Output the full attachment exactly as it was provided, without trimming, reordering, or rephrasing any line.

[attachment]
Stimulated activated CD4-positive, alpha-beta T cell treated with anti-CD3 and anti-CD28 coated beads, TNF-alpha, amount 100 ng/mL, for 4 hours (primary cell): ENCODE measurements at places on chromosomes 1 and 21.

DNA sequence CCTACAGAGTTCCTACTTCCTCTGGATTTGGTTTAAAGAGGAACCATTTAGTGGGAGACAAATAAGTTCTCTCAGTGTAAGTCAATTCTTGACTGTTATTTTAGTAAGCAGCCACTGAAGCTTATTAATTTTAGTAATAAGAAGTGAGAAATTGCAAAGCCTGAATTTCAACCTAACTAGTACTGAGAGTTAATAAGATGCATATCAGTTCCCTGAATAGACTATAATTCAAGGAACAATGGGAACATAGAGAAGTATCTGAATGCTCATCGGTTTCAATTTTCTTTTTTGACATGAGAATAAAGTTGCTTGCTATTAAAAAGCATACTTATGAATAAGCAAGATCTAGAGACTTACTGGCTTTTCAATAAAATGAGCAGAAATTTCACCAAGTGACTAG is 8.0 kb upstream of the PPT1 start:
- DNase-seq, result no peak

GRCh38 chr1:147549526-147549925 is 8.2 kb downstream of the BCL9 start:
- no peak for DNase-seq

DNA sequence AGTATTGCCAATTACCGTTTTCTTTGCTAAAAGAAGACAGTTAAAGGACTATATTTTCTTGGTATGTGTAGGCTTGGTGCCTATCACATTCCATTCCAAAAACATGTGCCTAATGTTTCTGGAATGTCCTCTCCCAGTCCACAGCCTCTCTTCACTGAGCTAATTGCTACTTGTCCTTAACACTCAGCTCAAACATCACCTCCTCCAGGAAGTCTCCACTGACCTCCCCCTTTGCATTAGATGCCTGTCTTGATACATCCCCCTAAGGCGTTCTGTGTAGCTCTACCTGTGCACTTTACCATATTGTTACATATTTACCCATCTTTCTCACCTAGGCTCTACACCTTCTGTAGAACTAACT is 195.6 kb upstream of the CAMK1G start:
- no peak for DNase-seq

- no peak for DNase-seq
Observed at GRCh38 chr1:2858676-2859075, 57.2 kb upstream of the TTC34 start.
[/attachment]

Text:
Stimulated activated CD4-positive, alpha-beta T cell treated with anti-CD3 and anti-CD28 coated beads, TNF-alpha, amount 100 ng/mL, for 4 hours (primary cell): ENCODE measurements at places on chromosomes 1 and 21.

DNA sequence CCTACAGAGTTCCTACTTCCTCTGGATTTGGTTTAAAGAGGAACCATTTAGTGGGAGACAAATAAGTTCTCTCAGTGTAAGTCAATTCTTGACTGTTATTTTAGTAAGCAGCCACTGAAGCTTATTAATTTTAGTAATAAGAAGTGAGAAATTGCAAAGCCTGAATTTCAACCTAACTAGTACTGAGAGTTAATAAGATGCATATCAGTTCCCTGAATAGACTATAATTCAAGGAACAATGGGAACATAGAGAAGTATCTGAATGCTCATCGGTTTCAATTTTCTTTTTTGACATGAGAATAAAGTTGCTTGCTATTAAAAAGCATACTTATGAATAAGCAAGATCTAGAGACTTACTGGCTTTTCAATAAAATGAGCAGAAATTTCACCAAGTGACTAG is 8.0 kb upstream of the PPT1 start:
- DNase-seq, result no peak

GRCh38 chr1:147549526-147549925 is 8.2 kb downstream of the BCL9 start:
- no peak for DNase-seq

DNA sequence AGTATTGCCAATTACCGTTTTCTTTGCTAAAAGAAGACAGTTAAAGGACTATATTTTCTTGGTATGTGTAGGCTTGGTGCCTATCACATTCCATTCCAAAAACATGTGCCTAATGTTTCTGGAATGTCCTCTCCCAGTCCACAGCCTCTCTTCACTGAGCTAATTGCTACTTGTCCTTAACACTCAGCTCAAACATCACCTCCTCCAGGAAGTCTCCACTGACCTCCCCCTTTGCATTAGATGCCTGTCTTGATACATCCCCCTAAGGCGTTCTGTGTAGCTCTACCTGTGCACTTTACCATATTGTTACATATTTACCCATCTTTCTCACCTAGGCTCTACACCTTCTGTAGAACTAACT is 195.6 kb upstream of the CAMK1G start:
- no peak for DNase-seq

- no peak for DNase-seq
Observed at GRCh38 chr1:2858676-2859075, 57.2 kb upstream of the TTC34 start.